WASHINGTON (AP) — Critics of the Iran nuclear deal claim it is flawed, among many reasons, because it does not demand that Tehran also change its behavior at home and abroad. That complaint ignores the United States' long history of striking arms control agreements with the Soviet Union, a far more dangerous enemy.
Those deals probably made the world a safer place through some of the darkest days of the Cold War and they proved talks could be productive even with a sworn adversary.
Dating as far back as the Limited Test Ban Treaty in 1963 — less than a year after the Cuban missile crisis — U.S. administrations engaged the Soviet Union in agreements to limit nuclear threats while not linking deals to abhorrent Soviet human rights abuses and the active arming and funding of leftist, anti-American revolutionary movements around the world.
As Cold War brinksmanship moved apace, the U.S., the Soviet Union, Britain, France and China signed on to the 1963 Nonproliferation Treaty. That agreement was designed to prevent other countries from developing nuclear weapons, while guaranteeing their rights to civilian nuclear technology — the very guarantee that, 47 years later, allows Iran to continue building nuclear facilities for power generation and medical research.
The U.S. and the Soviets moved in the 1970s to a period of "detente" which spawned the Strategic Arms Limitation Treaty, known as SALT, and the Anti-Ballistic Missile Treaty in the early 1970s. The treaties held despite the 1973 Arab-Israeli Yom Kippur War, where conflicting alliances took the superpowers close to military conflict.
Nuclear negotiations continued to a 1979 agreement on SALT II to further reduce nuclear arms. President Jimmy Carter pulled out of the deal six months later after the Soviet invasion of Afghanistan. But just three years after that, staunchly anti-Soviet President Ronald Reagan unveiled the Strategic Arms Reduction Treaty, known as START, aimed at shrinking U.S. and Soviet warhead arsenals and the number of bombers and missiles to deliver the bombs.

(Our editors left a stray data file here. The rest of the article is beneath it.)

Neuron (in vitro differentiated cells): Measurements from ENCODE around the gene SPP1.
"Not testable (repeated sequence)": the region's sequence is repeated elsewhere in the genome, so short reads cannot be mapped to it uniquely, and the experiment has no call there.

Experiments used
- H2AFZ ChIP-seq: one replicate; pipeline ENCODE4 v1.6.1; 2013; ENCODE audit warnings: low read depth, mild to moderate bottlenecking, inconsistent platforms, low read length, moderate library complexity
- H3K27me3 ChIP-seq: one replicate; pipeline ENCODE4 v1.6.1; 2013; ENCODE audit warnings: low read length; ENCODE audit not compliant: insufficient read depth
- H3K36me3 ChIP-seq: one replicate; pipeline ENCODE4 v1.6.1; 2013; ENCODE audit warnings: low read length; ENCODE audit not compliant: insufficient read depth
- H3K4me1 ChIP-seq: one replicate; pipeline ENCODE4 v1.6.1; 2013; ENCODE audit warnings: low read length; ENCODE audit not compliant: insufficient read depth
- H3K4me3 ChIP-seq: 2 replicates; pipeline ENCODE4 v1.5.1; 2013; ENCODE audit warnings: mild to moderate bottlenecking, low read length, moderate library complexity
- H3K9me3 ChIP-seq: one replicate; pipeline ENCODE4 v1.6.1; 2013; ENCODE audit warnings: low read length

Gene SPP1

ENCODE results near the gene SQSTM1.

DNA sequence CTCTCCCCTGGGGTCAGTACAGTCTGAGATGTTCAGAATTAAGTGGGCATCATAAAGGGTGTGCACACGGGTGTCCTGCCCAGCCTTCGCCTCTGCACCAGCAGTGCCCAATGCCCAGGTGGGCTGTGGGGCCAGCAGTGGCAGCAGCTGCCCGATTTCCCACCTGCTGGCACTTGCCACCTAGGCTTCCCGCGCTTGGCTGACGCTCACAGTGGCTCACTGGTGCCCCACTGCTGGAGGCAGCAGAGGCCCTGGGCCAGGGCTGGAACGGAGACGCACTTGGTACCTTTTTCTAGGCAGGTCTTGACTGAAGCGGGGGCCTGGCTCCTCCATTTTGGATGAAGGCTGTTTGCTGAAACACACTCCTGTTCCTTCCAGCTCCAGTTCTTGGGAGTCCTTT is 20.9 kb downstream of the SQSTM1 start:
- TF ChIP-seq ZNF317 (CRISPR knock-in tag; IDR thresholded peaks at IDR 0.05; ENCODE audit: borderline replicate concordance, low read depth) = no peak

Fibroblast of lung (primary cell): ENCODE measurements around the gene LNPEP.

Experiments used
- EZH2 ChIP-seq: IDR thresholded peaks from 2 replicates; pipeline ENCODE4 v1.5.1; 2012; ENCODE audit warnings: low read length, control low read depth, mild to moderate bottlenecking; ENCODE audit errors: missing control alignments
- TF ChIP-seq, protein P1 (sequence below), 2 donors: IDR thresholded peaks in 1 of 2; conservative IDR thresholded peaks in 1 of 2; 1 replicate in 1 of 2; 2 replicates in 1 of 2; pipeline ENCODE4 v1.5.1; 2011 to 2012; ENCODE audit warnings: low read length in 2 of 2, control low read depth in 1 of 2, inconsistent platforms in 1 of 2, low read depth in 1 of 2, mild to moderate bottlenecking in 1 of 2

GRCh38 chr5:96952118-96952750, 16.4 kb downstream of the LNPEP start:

None of the deals, however, blunted U.S. efforts against what was seen as Soviet bad behavior, especially in Afghanistan.
"What we had to do was confront the Soviets directly by arming the mujahedeen (anti-Soviet Afghan fighters) and other things while we pursued on a parallel track arms negotiations," said William Courtney of the RAND Corporation and a former U.S. diplomat who worked on arms control and served in Moscow.
"That's probably the same strategy that we have to do with Iran. The Iranians were unlikely to agree to a nuclear accord that required them to stop arming Hezbollah or Assad or the like," he said, referring to the Lebanese militant group Hezbollah that is an avowed enemy of Israel and embattled Syrian President Basher Assad, Iran's close ally.
The same year that START was signed, Reagan unnerved the Soviets with a speech proposing a space-based system to knock out any nuclear attack on the United States at a time when the Soviets were falling further and further behind in weapons technology. While the program was abandoned after needed technology proved too complex, the ploy was similar to Nixon's opening to China that also rattled the Soviets in the 1970s and likely prompted Moscow's readiness for the detente period.
Suzanne Maloney of the Brookings Institution said in a blog post that the Iran deal could also show the value of negotiating with one's adversaries.
"What the agreement should cease is a few of the most enduring assumptions about U.S. policy toward Iran," said Maloney, interim deputy director of the foreign policy program and senior fellow at Brookings.
"In particular we should bid a good riddance to the taboo ... against direct diplomacy between the estranged governments of the United States and Iran," she wrote, adding that "the official no-contact policy that governs both sides seems rather quaintly outdated."
Steven R. Hurst is AP international political writer and reported from Moscow for 12 years.